A fingerprint in its narrow sense is an impression left by the friction ridges of a human finger. The recovery of fingerprints from a crime scene is an important method of forensic science. Fingerprints are easily deposited on suitable surfaces (such as glass or metal or polished stone) by the natural secretions of sweat from the eccrine glands that are present in epidermal ridges.
In a wider use of the term, fingerprints are the traces of an impression from the friction ridges of any part of a human or other primate hand. A print from the sole of the foot can also leave an impression of friction ridges.
Deliberate impressions of fingerprints may be formed by ink or other substances transferred from the peaks of friction ridges on the skin to a relatively smooth surface such as a fingerprint card. Fingerprint records normally contain impressions from the pad on the last joint of fingers and thumbs, although fingerprint cards also typically record portions of lower joint areas of the fingers.
Human fingerprints are detailed, unique, difficult to alter, and durable over the life of an individual making them suitable as long-term markers of human identity and may be employed by police or other authorities to identify individuals who wish to conceal their identity, or to identify people are incapacitated or deceased and thus unable to identify themselves, as in the aftermath of a natural disaster. Fingerprint analysis, in use since the early 20th century, has led to many crimes being solved. This means that many criminals consider gloves essential.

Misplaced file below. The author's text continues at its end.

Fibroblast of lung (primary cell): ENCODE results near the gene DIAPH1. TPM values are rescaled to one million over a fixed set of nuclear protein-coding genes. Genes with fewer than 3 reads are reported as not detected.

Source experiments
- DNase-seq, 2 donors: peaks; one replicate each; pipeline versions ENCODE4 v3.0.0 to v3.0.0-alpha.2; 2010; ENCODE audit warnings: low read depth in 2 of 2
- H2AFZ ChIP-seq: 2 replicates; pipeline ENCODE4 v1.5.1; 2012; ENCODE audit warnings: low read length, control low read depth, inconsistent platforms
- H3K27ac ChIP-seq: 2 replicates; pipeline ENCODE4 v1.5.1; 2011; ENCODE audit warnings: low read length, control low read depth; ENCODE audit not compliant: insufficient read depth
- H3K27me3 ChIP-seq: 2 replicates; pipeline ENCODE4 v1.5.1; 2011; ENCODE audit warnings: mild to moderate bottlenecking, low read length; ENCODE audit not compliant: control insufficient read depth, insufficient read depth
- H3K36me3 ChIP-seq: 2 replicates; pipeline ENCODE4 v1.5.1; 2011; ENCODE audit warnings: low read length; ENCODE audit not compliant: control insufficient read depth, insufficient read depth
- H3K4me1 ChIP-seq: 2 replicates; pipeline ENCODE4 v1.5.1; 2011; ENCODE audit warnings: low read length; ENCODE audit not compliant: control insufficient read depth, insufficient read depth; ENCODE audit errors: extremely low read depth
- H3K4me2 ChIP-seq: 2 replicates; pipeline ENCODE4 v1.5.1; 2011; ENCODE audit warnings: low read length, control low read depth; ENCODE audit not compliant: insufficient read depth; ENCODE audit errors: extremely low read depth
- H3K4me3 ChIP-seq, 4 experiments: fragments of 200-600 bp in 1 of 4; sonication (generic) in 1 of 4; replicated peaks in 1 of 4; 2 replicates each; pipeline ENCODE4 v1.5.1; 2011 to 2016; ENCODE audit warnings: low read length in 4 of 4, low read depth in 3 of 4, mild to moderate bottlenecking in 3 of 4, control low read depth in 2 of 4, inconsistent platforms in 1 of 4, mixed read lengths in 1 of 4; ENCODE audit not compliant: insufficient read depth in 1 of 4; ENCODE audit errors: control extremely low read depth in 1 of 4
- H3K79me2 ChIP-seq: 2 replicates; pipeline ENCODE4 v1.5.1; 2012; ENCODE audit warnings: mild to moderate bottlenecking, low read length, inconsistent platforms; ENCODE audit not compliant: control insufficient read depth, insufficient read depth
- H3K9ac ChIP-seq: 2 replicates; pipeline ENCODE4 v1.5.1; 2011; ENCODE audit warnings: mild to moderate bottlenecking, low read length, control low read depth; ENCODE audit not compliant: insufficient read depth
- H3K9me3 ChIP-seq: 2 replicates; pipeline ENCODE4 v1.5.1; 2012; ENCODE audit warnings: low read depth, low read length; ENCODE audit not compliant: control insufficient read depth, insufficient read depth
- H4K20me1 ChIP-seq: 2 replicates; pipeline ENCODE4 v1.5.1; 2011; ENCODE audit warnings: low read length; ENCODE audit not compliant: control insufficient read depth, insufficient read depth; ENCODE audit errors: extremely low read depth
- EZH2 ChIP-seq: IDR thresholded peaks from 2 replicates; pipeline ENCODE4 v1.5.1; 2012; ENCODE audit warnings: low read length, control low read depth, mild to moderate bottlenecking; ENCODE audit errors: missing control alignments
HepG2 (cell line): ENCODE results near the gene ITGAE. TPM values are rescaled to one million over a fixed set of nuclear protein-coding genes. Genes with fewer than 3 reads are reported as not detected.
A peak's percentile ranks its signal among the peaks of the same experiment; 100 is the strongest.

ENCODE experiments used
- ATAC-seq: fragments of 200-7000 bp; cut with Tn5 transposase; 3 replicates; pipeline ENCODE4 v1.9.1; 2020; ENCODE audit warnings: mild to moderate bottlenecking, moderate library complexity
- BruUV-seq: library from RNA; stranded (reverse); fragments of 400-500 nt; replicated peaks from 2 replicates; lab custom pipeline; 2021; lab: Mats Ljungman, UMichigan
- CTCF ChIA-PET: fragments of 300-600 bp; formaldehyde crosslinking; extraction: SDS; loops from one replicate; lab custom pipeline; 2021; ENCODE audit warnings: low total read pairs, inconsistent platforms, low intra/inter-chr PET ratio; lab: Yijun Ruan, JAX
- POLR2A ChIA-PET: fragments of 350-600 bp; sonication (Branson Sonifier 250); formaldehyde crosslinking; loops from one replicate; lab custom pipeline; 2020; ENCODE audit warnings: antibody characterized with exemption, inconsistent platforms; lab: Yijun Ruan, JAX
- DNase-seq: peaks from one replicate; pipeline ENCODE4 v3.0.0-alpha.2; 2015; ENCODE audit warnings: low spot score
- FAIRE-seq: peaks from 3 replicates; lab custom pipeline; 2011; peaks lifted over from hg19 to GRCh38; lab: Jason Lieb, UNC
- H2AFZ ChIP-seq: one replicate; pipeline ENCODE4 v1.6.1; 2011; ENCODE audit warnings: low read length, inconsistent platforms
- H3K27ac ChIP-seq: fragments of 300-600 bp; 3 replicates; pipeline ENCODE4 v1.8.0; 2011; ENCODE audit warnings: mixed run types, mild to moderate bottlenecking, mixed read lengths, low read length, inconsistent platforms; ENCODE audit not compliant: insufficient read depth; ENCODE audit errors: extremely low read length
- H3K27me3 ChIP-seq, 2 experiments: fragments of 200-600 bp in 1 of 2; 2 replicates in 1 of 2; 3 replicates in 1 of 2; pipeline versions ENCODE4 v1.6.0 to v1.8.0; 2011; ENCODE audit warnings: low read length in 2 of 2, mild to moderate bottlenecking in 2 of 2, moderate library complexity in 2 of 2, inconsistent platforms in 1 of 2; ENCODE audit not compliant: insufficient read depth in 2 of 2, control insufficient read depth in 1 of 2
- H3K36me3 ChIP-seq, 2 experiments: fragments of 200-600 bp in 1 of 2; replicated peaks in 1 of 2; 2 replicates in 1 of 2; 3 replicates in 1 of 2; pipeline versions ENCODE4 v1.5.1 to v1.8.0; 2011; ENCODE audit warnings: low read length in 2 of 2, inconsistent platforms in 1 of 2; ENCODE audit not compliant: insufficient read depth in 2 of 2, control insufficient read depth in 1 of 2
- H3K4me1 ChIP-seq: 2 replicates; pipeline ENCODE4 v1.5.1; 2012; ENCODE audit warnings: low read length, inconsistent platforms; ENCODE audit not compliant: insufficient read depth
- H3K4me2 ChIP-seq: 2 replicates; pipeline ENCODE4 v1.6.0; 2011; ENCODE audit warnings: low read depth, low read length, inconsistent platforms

How are fingerprints formed in the womb?
An innumerable amount of environmental factors influence the formation of fingerprints, including the exact position of the fetus in the womb at a particular moment and the exact composition and density of surrounding amniotic fluid that's swirling around the fingers as they touch surrounding structures. And that's what decides how every individual ridge will form. The entire development process is so chaotic that, in the entire course of human history, there is virtually no chance of the same exact pattern forming twice.
Unlike most wrinkles on our bodies, which appear due to bending and stretching of the skin, fingerprints aren't the result of repeated motion. Each of us is born with a unique set of them, although scientists aren't exactly sure what purpose fingerprints serve.
One possible purpose of fingerprints is that they improve our sense of touch. In a recent study, scientists have investigated this idea by performing a series of experiments with artificial fingertips made of rubber-like sensors. The scientists compared the sensitivity between these grooved artificial fingertips and a smooth skin-like material, and found that the grooved fingertips produced vibrations up to 100 times stronger than the smooth material when sliding against a slightly rough surface.
The researchers, from the Ecole Normale Superieure in Paris, explained that increased vibrations give us an enhanced sense of touch, especially for detecting textures. As you rub your fingers across a textured surface, your fingerprints specifically amplify vibrations in an optimized frequency range to stimulate the Pacinian corpuscles, which are nerve endings in the skin that detect textures. In turn, texture information allows us to identify objects by touch.